I am currently a post-doctoral researcher in experimental psychology supported by a fellowship from the Fyssen Foundation. You can find me at the Laboratoire des Systèmes Perceptifs at the École Normale Supérieure in Paris working with Pascal Mamassian. My current research focus is confidence judgements for perceptual and sensorimotor decisions, but I also study spatial perception in audition and vision, as well as general perceptual decision-making. My method of choice is computational modelling combined with psychophysics.
In 2019, I obtained my PhD in Psychology from New York University where I was advised by Mike Landy. My thesis was titled Perception, Action, and Metacognition, which encompasses my broader goal of exploring the links between these aspects of existence, particularly in dynamic contexts to approximate the real-world environment.
Before that, I was at the University of Sydney in Australia, where I obtained a Bachelor of Science with university medal majoring in physiology and psychology. Several people that were key in igniting my passion for research were my honours supervisor Simon Carlile, who introduced me to auditory motion perception, as well as David Alais and Alex Holcombe who mentored me during a brief research internship.
Perceptual confidence reflects the belief an observer has is the accuracy of the perceptual judgements. The computation of confidence by the brain is a highly debated topic. In my first investigation of perceptual confidence, my collaborators ask how prior knowledge and reward/punishment (i.e., payoffs) affect confidence. While both prior knowledge and payoffs affect perceptual decision-making by causing shifts in the decision criterion, only the former should contribute to confidence. This is because priors affect the estimate of the probability of being correct, whereas payoffs do not. Yet, we found human observers did not respond normatively to priors or payoffs, either incorporating both into their confidence judgements or neither (paper). Ongoing research is investigating how we decide our relative confidence for two perceptual judgements. We provided participants with an easy categorisation task, and after every two perceptual judgements asked them to report if they were more confident about the first or second judgement. We showed them the same stimuli multiple times, and can now determine which of several competing confidence models can account for their responses and consistency in confidence judgements.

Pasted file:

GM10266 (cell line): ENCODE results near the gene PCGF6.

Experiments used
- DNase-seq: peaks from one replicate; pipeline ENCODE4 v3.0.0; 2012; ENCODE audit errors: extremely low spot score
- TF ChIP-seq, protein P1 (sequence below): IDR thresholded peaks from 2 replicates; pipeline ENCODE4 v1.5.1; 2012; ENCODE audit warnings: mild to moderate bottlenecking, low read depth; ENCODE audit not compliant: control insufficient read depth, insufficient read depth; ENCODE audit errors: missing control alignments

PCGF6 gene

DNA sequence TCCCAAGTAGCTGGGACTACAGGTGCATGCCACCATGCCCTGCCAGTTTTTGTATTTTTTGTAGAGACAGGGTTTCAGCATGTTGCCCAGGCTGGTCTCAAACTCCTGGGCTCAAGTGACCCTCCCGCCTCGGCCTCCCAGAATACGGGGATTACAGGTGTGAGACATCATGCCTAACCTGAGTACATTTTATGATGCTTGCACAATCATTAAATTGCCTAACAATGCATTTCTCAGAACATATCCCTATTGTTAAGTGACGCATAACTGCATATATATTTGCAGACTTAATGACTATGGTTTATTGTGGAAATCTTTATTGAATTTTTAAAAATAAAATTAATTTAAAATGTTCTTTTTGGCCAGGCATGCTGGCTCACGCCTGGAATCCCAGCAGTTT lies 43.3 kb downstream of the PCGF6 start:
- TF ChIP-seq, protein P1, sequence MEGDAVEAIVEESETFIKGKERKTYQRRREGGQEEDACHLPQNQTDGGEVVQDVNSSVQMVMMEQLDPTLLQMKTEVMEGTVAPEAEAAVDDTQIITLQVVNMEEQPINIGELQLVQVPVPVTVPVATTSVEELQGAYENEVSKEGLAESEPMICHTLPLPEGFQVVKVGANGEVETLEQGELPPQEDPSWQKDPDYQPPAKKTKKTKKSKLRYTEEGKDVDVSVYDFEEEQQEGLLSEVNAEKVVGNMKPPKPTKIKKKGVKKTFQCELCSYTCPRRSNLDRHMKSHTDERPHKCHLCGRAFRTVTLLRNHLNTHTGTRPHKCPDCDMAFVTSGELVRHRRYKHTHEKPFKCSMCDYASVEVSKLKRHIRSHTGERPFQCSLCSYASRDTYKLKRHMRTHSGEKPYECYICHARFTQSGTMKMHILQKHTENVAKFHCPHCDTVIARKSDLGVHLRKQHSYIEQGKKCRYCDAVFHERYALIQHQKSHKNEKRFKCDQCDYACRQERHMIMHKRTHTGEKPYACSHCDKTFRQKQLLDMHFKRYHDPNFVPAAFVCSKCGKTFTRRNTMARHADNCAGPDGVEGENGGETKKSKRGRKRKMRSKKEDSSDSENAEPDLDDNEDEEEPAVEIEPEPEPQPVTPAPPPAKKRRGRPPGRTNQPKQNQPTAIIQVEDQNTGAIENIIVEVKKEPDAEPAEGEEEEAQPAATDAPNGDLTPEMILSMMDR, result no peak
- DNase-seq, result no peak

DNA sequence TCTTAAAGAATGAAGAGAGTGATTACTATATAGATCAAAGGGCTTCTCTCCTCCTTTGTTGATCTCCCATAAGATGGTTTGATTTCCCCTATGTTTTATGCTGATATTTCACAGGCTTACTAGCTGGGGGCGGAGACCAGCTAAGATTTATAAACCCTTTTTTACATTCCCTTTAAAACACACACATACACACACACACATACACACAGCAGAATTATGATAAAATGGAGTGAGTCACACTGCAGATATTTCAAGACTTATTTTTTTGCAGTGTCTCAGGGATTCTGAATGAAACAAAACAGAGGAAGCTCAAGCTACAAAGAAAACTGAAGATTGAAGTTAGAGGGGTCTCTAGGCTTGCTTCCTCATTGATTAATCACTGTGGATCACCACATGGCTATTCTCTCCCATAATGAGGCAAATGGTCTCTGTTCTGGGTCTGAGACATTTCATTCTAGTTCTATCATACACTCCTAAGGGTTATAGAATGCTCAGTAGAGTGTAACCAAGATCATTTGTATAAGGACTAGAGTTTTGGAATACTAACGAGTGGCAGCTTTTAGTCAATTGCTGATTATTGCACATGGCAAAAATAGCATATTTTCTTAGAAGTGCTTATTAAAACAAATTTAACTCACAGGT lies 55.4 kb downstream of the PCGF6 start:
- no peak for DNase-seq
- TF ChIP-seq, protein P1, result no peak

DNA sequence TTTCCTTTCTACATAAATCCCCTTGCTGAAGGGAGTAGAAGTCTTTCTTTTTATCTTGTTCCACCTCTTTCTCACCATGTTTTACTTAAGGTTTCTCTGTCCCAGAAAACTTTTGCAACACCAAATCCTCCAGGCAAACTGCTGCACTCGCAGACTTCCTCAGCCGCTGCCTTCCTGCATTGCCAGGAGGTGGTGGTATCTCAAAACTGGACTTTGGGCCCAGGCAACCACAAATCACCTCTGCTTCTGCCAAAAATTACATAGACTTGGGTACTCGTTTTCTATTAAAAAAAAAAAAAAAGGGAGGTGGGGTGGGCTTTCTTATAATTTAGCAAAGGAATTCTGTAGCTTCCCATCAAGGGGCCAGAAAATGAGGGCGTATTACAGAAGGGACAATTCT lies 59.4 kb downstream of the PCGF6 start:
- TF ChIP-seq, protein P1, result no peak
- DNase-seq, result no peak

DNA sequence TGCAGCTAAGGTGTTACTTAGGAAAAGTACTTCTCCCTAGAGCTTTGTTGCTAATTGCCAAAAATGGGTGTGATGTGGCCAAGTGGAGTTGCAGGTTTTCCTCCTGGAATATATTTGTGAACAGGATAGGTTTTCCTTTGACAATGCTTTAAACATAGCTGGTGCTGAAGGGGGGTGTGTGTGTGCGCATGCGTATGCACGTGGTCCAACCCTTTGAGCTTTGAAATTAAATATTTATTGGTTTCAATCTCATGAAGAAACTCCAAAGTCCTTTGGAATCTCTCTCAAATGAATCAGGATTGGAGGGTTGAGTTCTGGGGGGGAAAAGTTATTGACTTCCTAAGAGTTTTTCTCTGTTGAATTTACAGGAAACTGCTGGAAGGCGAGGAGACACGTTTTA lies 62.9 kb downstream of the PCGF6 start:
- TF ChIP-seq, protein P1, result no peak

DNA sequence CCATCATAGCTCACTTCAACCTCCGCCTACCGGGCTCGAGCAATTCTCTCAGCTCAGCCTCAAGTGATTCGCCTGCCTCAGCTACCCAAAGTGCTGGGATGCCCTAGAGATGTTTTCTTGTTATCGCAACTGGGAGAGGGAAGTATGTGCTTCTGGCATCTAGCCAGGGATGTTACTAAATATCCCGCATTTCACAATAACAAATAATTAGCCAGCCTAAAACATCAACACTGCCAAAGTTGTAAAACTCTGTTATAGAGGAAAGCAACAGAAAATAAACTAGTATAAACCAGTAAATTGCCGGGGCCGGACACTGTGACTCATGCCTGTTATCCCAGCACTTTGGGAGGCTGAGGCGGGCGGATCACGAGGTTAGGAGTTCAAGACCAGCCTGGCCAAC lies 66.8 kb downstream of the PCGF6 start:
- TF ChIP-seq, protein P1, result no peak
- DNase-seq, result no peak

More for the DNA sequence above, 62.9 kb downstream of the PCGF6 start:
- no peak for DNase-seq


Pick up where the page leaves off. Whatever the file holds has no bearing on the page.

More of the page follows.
Real-world decision-making often entails a constant interaction between perception and action. Yet very little is known about how we judge our own sensorimotor performance in the absence of feedback. We demonstrate that humans can form judgements of their own performance by monitoring the stimulus and their actions. These judgements do have some correspondence to objective performance, however they are biased to considering their most recent performance (paper). Future research investigate what sensorimotor information contributes to such judgements.
Auditory Motion Perception
How humans perceive moving sounds is not well understood. There is debate about whether we possess velocity-sensitive neurons, like we do for vision, or we compute motion from static snapshots of sound position. By studying the perception of changes in velocity, my collaborators and I found a striking inability to detect changes within some velocity ranges (paper), with some participants unable to detect a two- or even three-fold increase in velocity! In subsequent research, we investigate a spatial bias in the perceived end-point of a sound’s trajectory in the direction of motion (i.e., the Representational Momentum Effect), thought to be a result of the brain’s predictive processes for motion. We find the bias is clearly modulated by velocity (paper). It is unclear how we can have such poor mechanisms of velocity perception yet potentially use velocity to predict motion, so future research is needed on this topic. In current research, my collaborators and I are investigating the degree of similarity between the visual and auditory motion biases.
I am interested in how our auditory and visual senses interact and combine information to make inferences about the world. Previously, I have investigated multisensory causal inference, which is inference of whether two sources of information arriving to different sensory modalities originate from a common source in the environment (e.g., the tweet of a bird and its movement in a tree). We investigated how sequences of auditory and visual information led to a common-source percept or separate-source percepts, finding the cues in the sensory stimulus that influenced causal inference the most (paper).